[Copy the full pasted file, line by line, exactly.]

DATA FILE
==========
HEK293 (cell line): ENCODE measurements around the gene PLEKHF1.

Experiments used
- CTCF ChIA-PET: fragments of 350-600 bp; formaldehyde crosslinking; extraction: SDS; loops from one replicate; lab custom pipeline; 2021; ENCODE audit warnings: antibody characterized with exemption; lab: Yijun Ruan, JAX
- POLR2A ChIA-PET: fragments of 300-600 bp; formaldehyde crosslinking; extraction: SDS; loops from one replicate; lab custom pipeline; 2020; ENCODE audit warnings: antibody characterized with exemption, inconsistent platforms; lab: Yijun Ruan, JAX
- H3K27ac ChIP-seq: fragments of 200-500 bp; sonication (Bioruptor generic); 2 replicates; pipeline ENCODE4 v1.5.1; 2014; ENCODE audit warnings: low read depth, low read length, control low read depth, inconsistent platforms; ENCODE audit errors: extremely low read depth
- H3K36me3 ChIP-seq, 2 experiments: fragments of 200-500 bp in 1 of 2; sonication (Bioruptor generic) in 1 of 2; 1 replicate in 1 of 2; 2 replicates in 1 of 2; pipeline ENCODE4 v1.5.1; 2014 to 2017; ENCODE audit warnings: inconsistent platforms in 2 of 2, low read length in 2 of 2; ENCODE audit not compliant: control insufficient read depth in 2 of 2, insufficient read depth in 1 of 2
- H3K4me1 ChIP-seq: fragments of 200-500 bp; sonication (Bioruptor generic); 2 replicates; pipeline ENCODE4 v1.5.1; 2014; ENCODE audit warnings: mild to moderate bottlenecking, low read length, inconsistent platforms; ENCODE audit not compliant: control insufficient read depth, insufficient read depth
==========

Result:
HEK293 (cell line): ENCODE measurements around the gene PLEKHF1.

Experiments used
- CTCF ChIA-PET: fragments of 350-600 bp; formaldehyde crosslinking; extraction: SDS; loops from one replicate; lab custom pipeline; 2021; ENCODE audit warnings: antibody characterized with exemption; lab: Yijun Ruan, JAX
- POLR2A ChIA-PET: fragments of 300-600 bp; formaldehyde crosslinking; extraction: SDS; loops from one replicate; lab custom pipeline; 2020; ENCODE audit warnings: antibody characterized with exemption, inconsistent platforms; lab: Yijun Ruan, JAX
- H3K27ac ChIP-seq: fragments of 200-500 bp; sonication (Bioruptor generic); 2 replicates; pipeline ENCODE4 v1.5.1; 2014; ENCODE audit warnings: low read depth, low read length, control low read depth, inconsistent platforms; ENCODE audit errors: extremely low read depth
- H3K36me3 ChIP-seq, 2 experiments: fragments of 200-500 bp in 1 of 2; sonication (Bioruptor generic) in 1 of 2; 1 replicate in 1 of 2; 2 replicates in 1 of 2; pipeline ENCODE4 v1.5.1; 2014 to 2017; ENCODE audit warnings: inconsistent platforms in 2 of 2, low read length in 2 of 2; ENCODE audit not compliant: control insufficient read depth in 2 of 2, insufficient read depth in 1 of 2
- H3K4me1 ChIP-seq: fragments of 200-500 bp; sonication (Bioruptor generic); 2 replicates; pipeline ENCODE4 v1.5.1; 2014; ENCODE audit warnings: mild to moderate bottlenecking, low read length, inconsistent platforms; ENCODE audit not compliant: control insufficient read depth, insufficient read depth